Let , and let . Fix an integer such that . Let be a permutation, and let be the permutation obtained from by removing vertex and putting it back in so its rank is . If is not matched by , then must be matched by to a vertex whose rank in is less than or equal to .
For the proof, it is convenient to invoke Lemma 16 and consider and instead of and . In the process by which constructs its matching, call the moment that the vertex in arrives time . For any , let (resp., ) be the set of vertices in matched by time in (resp., ). By Lemma 19, if is not matched by , then must be matched to a vertex in such that . Hence . We prove the lemma by showing that . Let be the time that arrives in . Then if , the two orders and are identical through time , which implies that .
Now, in the case that , we prove that for , . The proof, which is similar to the proof of Lemma 17, proceeds by induction on . When , the claim clearly holds, since . Now, supposing that , we prove that . If , then the two orders and are identical through time , so . Now suppose that . Then the vertex that arrives at time in is the same as the vertex that arrives at time in . Call this vertex . If is not matched by , then , and we are done by the induction hypothesis. Now suppose that is matched to vertex by and to vertex by . If , then again we are done by the induction hypothesis, so suppose that . Since was available at time in , we have , and by the induction hypothesis . Hence, was available at time in . Since matched to , it must be that . This implies that must be matched when arrives at time in , or in other words, . By the induction hypothesis, we are done. ∎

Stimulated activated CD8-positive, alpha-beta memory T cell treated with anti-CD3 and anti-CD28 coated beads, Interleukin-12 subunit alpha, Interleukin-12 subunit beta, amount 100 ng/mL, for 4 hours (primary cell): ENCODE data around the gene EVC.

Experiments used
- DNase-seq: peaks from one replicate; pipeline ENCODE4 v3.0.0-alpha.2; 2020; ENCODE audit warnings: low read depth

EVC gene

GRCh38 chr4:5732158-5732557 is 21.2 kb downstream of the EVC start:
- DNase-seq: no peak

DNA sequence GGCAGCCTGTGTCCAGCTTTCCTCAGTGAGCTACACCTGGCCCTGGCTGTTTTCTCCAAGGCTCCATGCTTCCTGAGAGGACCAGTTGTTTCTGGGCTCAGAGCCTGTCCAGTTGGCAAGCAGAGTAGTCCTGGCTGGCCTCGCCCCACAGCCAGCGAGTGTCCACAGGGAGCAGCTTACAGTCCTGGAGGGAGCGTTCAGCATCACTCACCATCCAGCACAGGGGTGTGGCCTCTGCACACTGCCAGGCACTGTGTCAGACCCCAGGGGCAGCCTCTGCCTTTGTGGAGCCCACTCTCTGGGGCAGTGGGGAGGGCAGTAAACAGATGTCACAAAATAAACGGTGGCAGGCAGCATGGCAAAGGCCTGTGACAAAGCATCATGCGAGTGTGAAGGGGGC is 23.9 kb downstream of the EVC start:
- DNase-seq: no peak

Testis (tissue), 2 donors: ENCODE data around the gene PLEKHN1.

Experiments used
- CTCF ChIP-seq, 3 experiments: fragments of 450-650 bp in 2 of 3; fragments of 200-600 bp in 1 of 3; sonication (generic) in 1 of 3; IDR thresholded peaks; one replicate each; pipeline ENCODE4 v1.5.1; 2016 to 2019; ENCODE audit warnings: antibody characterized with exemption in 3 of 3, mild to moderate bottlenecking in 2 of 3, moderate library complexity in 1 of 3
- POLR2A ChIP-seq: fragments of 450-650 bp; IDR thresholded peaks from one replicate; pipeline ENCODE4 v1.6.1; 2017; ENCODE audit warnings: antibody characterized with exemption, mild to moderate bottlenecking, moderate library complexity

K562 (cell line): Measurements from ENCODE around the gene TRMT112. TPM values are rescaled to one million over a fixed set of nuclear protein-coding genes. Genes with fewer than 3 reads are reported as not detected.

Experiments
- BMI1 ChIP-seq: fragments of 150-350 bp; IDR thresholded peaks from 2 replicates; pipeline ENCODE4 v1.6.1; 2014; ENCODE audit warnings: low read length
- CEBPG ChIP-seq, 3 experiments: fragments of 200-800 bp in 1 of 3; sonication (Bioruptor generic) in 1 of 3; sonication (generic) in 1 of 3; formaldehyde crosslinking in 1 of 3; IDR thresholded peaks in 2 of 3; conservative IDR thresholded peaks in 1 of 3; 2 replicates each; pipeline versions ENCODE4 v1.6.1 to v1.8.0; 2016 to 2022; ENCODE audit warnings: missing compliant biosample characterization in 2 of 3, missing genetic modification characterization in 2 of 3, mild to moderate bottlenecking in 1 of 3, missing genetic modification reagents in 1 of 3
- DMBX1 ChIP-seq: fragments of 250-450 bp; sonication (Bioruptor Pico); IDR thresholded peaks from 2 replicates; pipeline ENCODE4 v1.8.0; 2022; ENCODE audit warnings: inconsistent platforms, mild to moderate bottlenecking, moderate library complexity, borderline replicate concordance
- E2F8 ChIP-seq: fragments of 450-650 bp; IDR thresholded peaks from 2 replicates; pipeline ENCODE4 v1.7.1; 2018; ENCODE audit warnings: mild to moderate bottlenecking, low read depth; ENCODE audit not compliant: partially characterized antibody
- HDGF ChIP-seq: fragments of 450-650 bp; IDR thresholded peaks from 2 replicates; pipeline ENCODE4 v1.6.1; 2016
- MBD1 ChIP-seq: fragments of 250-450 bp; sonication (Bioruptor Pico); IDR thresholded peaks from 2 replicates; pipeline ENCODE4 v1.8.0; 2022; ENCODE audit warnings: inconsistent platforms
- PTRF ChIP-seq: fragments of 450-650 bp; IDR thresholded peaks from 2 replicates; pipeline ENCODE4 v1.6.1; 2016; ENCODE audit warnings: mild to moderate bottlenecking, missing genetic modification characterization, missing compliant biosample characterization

For , let denote the probability over that the vertex ranked in is matched by . Then
Let be permutation chosen uniformly at random, and let be a permutation obtained from by choosing a vertex uniformly at random, taking it out of , and putting it back so that its rank is . Note that both and are distributed uniformly at random among all permutations. Let be a vertex chosen uniformly at random from . Note that conditioned on , is equally likely to be any of the vertices in . Let be the set of vertices in that are matched by to a vertex of rank or lower in . Lemma 20 states that if is not matched by , then . The expected size of is . Hence, the probability that , conditioned on , is . The lemma follows because the probability that is not matched by is . ∎
We are now ready to prove Theorem 10.
Appendix C Other Missing Proofs
In this appendix, we provide the missing proofs from the body of the paper.
c.1 Proof of Theorem 1
Fix a constant , and let be the smallest integer such that for all ,
Note that since depends only on , it is a constant.
We reduce from PARTITION, in which the input is a set of items, and the weight of the -th item is given by . If , then the question is whether there is a partition of the items into two subsets of size such that the sum of the ’s in each subset is . It is known that this problem (even when the subsets must both have size ) is NP-hard .
Suppose that there is an -approximation algorithm to 2PAA(); we will show that constructing the following instance of 2PAA() (illustrated in Figure 4) allows us to use the -approximation to solve the PARTITION instance:
First, create keywords . Second, create an additional set
of keywords. The keywords arrive in the order